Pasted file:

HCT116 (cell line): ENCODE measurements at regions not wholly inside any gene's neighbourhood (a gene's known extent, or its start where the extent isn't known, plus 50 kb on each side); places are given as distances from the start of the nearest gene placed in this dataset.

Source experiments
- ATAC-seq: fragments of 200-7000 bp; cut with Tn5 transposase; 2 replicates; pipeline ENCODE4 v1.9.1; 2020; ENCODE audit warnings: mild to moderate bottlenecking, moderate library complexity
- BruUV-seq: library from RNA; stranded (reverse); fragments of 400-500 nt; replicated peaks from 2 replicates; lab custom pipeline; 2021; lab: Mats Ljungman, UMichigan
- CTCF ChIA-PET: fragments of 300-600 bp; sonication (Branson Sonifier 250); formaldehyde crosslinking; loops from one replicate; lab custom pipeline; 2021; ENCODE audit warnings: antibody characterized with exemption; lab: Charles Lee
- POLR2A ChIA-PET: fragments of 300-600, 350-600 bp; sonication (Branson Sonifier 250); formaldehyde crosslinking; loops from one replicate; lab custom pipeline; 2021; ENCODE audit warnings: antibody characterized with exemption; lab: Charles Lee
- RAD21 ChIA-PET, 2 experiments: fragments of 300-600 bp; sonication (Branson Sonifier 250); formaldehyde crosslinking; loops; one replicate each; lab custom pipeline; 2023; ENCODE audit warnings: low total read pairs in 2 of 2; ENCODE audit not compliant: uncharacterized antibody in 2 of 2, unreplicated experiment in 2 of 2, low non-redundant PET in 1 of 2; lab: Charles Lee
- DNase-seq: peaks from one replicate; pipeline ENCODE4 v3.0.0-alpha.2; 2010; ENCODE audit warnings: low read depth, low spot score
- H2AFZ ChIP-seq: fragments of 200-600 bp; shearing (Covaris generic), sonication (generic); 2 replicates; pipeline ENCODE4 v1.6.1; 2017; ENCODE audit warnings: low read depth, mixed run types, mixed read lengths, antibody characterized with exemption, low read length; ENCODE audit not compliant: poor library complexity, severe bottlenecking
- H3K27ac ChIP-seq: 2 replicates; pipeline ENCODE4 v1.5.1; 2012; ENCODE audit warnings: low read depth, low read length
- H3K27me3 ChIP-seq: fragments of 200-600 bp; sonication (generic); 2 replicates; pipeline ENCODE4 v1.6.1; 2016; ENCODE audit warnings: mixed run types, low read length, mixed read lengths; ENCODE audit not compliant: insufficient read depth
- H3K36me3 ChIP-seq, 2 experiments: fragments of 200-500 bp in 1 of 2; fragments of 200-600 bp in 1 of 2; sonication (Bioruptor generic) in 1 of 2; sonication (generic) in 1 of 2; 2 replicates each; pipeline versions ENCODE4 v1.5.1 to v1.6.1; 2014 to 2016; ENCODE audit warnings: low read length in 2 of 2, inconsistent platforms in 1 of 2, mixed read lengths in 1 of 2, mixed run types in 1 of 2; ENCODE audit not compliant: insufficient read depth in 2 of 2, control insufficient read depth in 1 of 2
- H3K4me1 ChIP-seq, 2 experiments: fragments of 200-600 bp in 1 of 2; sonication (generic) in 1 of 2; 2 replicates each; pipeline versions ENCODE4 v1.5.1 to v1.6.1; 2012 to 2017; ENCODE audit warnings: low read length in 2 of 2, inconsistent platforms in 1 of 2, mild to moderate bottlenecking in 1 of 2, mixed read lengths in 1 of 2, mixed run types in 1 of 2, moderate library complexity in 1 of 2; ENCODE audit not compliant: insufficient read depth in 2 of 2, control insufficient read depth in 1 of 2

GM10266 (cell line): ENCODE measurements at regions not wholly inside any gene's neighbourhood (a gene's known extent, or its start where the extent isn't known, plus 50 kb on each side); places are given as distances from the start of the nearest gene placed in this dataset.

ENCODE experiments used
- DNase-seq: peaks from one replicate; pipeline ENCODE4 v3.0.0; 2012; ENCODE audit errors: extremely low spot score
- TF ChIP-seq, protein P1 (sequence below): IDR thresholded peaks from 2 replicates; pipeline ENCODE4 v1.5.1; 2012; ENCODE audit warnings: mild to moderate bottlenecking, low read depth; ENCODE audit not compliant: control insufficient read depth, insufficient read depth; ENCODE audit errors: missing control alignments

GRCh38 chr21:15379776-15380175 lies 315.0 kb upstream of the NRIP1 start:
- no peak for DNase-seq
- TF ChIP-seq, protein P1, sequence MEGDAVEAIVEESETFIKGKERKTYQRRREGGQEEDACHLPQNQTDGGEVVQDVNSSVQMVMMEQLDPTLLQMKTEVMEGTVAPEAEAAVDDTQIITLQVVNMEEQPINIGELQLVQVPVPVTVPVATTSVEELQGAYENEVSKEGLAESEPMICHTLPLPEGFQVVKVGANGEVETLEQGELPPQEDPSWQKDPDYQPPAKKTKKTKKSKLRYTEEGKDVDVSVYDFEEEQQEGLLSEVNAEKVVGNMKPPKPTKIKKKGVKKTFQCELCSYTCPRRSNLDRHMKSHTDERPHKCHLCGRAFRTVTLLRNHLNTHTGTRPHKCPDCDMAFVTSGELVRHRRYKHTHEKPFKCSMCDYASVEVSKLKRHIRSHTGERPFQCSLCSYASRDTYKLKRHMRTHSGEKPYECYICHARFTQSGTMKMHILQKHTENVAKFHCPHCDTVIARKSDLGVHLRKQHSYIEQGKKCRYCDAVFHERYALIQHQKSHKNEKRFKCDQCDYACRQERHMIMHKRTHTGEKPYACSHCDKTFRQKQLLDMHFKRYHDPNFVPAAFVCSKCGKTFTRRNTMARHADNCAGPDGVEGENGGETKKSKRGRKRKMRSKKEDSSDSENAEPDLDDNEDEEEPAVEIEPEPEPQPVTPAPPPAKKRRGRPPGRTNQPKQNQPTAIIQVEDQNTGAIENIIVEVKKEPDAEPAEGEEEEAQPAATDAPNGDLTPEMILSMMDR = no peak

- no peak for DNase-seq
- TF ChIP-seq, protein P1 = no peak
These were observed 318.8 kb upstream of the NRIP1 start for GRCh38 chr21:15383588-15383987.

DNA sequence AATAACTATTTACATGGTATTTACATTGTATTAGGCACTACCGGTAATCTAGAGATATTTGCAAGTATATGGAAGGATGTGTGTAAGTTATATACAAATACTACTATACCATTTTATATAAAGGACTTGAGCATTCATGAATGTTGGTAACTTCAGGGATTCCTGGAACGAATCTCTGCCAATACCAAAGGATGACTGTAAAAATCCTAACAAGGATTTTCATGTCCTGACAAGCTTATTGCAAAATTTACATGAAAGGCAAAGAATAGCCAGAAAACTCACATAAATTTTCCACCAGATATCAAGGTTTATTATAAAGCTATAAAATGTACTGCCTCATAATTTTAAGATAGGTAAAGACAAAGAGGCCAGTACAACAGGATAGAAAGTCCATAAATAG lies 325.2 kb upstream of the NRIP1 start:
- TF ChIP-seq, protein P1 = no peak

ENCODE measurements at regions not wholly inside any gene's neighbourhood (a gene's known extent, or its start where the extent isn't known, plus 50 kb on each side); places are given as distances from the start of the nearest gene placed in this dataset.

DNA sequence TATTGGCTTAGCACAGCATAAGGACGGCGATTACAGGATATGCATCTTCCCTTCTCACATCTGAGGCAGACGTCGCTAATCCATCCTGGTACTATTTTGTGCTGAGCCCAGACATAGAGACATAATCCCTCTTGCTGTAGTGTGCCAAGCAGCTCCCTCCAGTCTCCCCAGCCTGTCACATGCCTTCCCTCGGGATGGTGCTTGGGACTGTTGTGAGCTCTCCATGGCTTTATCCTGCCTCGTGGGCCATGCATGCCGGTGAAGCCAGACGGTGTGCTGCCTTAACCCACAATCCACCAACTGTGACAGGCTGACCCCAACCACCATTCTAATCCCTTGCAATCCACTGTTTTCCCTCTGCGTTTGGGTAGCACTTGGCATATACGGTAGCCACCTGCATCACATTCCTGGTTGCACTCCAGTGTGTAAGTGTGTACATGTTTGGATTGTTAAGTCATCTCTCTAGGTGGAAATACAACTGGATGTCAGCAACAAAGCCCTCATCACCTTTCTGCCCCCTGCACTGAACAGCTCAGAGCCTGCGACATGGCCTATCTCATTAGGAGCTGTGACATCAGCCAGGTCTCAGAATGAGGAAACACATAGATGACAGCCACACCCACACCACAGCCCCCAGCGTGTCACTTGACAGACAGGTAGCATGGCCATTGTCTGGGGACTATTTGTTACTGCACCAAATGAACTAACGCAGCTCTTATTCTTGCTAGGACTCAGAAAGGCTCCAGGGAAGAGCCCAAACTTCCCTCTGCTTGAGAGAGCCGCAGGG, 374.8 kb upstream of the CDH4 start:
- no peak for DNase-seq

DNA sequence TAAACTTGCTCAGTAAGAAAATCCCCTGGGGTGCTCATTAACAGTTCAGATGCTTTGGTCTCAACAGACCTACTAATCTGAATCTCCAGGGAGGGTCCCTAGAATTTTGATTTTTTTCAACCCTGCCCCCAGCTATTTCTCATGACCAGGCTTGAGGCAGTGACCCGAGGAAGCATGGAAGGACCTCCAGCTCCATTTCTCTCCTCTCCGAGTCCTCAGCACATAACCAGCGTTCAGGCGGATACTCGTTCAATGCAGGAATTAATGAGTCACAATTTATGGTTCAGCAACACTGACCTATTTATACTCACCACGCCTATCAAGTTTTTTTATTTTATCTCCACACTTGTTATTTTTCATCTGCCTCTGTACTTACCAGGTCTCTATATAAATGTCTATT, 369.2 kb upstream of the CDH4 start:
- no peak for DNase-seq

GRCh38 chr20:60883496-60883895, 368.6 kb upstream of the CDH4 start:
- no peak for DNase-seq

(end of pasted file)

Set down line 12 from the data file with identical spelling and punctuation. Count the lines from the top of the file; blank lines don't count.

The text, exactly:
- H3K36me3 ChIP-seq, 2 experiments: fragments of 200-500 bp in 1 of 2; fragments of 200-600 bp in 1 of 2; sonication (Bioruptor generic) in 1 of 2; sonication (generic) in 1 of 2; 2 replicates each; pipeline versions ENCODE4 v1.5.1 to v1.6.1; 2014 to 2016; ENCODE audit warnings: low read length in 2 of 2, inconsistent platforms in 1 of 2, mixed read lengths in 1 of 2, mixed run types in 1 of 2; ENCODE audit not compliant: insufficient read depth in 2 of 2, control insufficient read depth in 1 of 2